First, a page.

Disastrously, now that my CSI affliction is no longer taking up so much of my time, something new has come along to keep me at my desk well through the wee small hours. I’ve treated myself to a copy of Sid Meier’s Civilization III, a strategy game where you basically take over the world, and win by building a population up from a small group of settlers who don’t know how to read, to a massive civilization covering the face of the planet building a spaceship. I last played this obsessively on a laptop from my room in Germany during the six months I spent in Magdeburg as part of my degree. My daily routine there was a shocking combination of spending all day in the IT suite reading UK newsgroups and all night at home hunched over my desk playing Civ II, avoiding the frequent and noisy corridor parties in the hall of residence. I had only three hours of teaching time, and no commitments whatsoever apart from eventually producing essays that would lead to being awarded Scheine, that would prove to my tutors back home that I had done the minimum needed, academically-speaking, to progress. My time was filled with other pursuits also: a lot of sightseeing on DB Wochenendtickets, since it didn’t take a lot of time to exhaust the potential of Magdeburg.
I’ve spent days of my time since last weekend eyeballing an imaginary world whilst my little men battle it out in three entire games of Civ. For a game where you have to invest such a lot of time, you can get your ass whupped and lose the entire game in just a few seconds at the end. You spend 4 hours building the United Nations, and then lose a vote in the blink of an eye. Whilst it takes a long time for another nation to wipe you off the face of the earth, strong nations can build a spaceship only a few turns after completing the Apollo Program. I haven’t won a game yet. In Germany, I got to the point where I could win the space race every time. It’s going to be a few weeks until I learn to whup the new AI. And then, I understand, CivIV in the Autumn.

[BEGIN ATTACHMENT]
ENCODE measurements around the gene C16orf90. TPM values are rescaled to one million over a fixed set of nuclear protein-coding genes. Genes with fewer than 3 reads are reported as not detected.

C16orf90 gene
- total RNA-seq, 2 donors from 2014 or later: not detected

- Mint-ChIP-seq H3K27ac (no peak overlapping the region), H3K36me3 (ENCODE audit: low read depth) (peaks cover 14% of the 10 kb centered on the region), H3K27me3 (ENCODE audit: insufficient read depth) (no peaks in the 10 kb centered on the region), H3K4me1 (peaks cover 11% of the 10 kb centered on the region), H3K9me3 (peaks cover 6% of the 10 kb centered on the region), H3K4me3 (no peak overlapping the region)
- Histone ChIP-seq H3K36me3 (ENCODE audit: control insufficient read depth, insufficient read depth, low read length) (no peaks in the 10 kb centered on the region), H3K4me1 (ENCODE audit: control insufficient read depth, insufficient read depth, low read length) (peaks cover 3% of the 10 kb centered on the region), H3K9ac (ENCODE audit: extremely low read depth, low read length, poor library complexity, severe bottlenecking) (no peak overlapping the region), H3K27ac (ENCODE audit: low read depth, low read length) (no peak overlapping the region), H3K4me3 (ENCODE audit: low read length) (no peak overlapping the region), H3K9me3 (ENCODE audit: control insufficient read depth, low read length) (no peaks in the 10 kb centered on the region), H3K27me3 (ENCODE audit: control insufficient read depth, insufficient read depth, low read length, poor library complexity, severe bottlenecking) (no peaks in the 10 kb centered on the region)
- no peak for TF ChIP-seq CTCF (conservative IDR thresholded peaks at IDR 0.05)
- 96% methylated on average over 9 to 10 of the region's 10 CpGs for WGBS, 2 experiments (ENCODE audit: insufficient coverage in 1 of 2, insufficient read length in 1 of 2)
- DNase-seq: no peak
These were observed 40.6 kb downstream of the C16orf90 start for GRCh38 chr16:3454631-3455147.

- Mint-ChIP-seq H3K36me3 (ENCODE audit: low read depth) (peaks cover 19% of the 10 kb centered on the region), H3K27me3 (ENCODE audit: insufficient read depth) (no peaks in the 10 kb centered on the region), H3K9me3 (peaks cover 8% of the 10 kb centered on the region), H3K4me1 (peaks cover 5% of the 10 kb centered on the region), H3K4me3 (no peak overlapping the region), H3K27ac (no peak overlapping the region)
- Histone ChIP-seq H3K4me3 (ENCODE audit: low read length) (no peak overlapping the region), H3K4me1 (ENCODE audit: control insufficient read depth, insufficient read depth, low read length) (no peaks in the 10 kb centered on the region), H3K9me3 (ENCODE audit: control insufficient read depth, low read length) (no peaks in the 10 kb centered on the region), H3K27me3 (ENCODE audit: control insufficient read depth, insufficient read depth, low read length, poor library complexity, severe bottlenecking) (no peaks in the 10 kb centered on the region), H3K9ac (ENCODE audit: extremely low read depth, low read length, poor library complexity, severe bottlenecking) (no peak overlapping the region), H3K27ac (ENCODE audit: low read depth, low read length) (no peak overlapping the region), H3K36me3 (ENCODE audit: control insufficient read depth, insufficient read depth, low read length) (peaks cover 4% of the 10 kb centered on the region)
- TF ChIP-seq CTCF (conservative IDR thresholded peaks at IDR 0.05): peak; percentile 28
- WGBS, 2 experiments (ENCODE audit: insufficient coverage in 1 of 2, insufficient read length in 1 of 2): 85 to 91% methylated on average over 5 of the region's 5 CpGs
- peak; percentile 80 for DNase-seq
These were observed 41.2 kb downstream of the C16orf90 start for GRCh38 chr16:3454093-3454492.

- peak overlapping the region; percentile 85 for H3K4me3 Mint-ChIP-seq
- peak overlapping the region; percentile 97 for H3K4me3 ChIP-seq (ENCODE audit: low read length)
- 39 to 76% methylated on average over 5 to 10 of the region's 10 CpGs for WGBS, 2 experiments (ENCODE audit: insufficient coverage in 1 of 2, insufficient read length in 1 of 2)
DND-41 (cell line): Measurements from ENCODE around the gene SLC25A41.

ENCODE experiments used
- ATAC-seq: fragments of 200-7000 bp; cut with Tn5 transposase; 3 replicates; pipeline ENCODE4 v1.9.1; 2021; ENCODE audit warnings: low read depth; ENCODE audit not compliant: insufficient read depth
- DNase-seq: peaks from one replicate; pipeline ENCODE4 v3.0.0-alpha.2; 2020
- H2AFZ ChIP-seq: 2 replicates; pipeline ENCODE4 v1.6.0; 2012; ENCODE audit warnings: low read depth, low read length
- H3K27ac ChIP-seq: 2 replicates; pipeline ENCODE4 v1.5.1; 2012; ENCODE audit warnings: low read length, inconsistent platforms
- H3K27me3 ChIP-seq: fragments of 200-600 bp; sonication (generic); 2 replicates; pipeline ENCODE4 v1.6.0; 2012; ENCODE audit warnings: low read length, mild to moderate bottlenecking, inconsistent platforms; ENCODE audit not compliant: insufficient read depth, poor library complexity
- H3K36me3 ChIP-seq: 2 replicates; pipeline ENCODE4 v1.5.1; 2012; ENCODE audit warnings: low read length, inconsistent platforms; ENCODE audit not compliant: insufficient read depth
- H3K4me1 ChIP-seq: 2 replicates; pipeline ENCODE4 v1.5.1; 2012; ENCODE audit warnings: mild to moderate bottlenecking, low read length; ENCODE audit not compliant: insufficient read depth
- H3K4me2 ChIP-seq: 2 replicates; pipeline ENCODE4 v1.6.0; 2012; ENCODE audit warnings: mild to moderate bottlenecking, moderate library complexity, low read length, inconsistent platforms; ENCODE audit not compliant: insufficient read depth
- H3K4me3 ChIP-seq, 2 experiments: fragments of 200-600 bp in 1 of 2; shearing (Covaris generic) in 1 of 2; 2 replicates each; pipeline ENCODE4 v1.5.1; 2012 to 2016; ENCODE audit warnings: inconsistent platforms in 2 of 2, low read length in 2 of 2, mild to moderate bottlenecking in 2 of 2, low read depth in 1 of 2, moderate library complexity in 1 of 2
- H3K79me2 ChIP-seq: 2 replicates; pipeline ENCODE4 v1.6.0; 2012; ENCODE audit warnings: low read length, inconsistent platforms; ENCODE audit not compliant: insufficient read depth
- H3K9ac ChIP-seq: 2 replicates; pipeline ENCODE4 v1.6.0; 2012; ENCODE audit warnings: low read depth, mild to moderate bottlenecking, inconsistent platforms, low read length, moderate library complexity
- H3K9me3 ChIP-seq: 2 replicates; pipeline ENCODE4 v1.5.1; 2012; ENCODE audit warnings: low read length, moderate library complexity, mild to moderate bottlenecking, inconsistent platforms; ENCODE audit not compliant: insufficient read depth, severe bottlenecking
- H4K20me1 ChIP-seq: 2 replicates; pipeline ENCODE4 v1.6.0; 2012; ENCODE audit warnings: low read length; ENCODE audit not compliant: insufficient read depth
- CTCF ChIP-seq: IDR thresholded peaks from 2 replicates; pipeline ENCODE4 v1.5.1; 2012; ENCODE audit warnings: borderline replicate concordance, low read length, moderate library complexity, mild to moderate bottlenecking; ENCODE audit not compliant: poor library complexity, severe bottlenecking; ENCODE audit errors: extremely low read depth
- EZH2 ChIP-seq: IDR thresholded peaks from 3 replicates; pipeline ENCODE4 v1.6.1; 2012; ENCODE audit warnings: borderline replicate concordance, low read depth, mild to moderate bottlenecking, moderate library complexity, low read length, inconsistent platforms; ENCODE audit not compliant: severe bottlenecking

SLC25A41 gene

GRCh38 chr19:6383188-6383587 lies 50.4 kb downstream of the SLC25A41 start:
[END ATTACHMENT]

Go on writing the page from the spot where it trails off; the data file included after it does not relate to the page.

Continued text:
Not, of course, that I have a few weeks spare to devote to learning to play a computer game when we have a General Election to win. Election fever is certainly beginning to strike following Labour’s spring conference heralding in the mini-conference season. Ours is only a few weeks ago, and I’ve still not sorted out a hotel for Harrogate.
Not a lot of time in the coming months for the domestic stuff, so I’ve been catching up a bit on the things I’m supposed to do every week and haven’t done for far too long: cleaning out the fish, sweeping the kitchen floor, making lemon curd. Erm, dearie me, the cooking is far more interesting than the cleaning. I’ve made a panettone for breakfast on Valentine’s Day tomorrow. This hasn’t risen as much as it should have, but then the recipe calls for a 8″ tin, and I was keen to try out my new 9″ tin. What a difference an inch makes, eh?
And — oh my. No connection, but I’ve just discovered that thinking poof’s crumpet Alistair Appleton has a blog. Gosh, I feel priveleged to find out what’s behind the front man for Cash in the Attic. No really. And from my brief look at it, he seems a really great guy, as well as looking a million bucks. There’s thoughtful stuff about Berlin (although he doesn’t seem to know, despite having lived in Germany for six years, that the plural of Biergarten is Biergaerten, not Biergartens), a Rufus Wainwright gig, presenting the Proms.
And, oh the photos! Be still my beating heart.